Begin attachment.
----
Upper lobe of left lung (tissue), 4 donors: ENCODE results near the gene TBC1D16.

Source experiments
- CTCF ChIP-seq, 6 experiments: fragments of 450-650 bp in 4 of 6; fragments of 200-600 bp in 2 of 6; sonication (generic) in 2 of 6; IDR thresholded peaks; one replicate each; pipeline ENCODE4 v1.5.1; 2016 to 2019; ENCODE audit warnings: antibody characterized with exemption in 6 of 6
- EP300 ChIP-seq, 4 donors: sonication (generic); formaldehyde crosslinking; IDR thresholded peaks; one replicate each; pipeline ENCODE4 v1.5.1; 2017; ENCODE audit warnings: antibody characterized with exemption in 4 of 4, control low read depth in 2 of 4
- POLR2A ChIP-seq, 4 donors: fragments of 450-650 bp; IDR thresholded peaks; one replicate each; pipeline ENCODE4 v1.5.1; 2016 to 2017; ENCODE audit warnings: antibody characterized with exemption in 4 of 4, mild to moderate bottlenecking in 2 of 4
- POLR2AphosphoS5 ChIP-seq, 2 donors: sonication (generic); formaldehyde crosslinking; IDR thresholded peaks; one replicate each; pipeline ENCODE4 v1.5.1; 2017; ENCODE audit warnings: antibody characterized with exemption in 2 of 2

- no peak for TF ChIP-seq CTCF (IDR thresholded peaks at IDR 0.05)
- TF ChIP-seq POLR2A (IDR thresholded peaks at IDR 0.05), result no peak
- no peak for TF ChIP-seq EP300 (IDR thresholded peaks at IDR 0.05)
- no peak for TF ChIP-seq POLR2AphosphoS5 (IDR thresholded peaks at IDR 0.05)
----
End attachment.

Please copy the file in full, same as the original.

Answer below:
Upper lobe of left lung (tissue), 4 donors: ENCODE results near the gene TBC1D16.

Source experiments
- CTCF ChIP-seq, 6 experiments: fragments of 450-650 bp in 4 of 6; fragments of 200-600 bp in 2 of 6; sonication (generic) in 2 of 6; IDR thresholded peaks; one replicate each; pipeline ENCODE4 v1.5.1; 2016 to 2019; ENCODE audit warnings: antibody characterized with exemption in 6 of 6
- EP300 ChIP-seq, 4 donors: sonication (generic); formaldehyde crosslinking; IDR thresholded peaks; one replicate each; pipeline ENCODE4 v1.5.1; 2017; ENCODE audit warnings: antibody characterized with exemption in 4 of 4, control low read depth in 2 of 4
- POLR2A ChIP-seq, 4 donors: fragments of 450-650 bp; IDR thresholded peaks; one replicate each; pipeline ENCODE4 v1.5.1; 2016 to 2017; ENCODE audit warnings: antibody characterized with exemption in 4 of 4, mild to moderate bottlenecking in 2 of 4
- POLR2AphosphoS5 ChIP-seq, 2 donors: sonication (generic); formaldehyde crosslinking; IDR thresholded peaks; one replicate each; pipeline ENCODE4 v1.5.1; 2017; ENCODE audit warnings: antibody characterized with exemption in 2 of 2

- no peak for TF ChIP-seq CTCF (IDR thresholded peaks at IDR 0.05)
- TF ChIP-seq POLR2A (IDR thresholded peaks at IDR 0.05), result no peak
- no peak for TF ChIP-seq EP300 (IDR thresholded peaks at IDR 0.05)
- no peak for TF ChIP-seq POLR2AphosphoS5 (IDR thresholded peaks at IDR 0.05)